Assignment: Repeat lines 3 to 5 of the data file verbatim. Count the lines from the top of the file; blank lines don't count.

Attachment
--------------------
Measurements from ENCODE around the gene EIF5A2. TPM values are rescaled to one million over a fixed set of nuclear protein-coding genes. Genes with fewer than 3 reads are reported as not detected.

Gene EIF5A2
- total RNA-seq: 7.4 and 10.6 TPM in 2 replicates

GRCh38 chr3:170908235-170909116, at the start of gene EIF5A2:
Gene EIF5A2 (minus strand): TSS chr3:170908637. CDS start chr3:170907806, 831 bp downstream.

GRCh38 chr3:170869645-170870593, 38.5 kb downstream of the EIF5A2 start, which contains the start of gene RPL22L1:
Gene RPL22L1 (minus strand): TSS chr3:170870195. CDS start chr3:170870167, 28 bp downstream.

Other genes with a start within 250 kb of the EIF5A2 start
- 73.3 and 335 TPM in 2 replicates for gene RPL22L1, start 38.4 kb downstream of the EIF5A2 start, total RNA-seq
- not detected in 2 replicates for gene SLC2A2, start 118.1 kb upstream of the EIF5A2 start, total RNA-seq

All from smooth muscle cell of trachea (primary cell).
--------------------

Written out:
- total RNA-seq: 7.4 and 10.6 TPM in 2 replicates

GRCh38 chr3:170908235-170909116, at the start of gene EIF5A2:
Gene EIF5A2 (minus strand): TSS chr3:170908637. CDS start chr3:170907806, 831 bp downstream.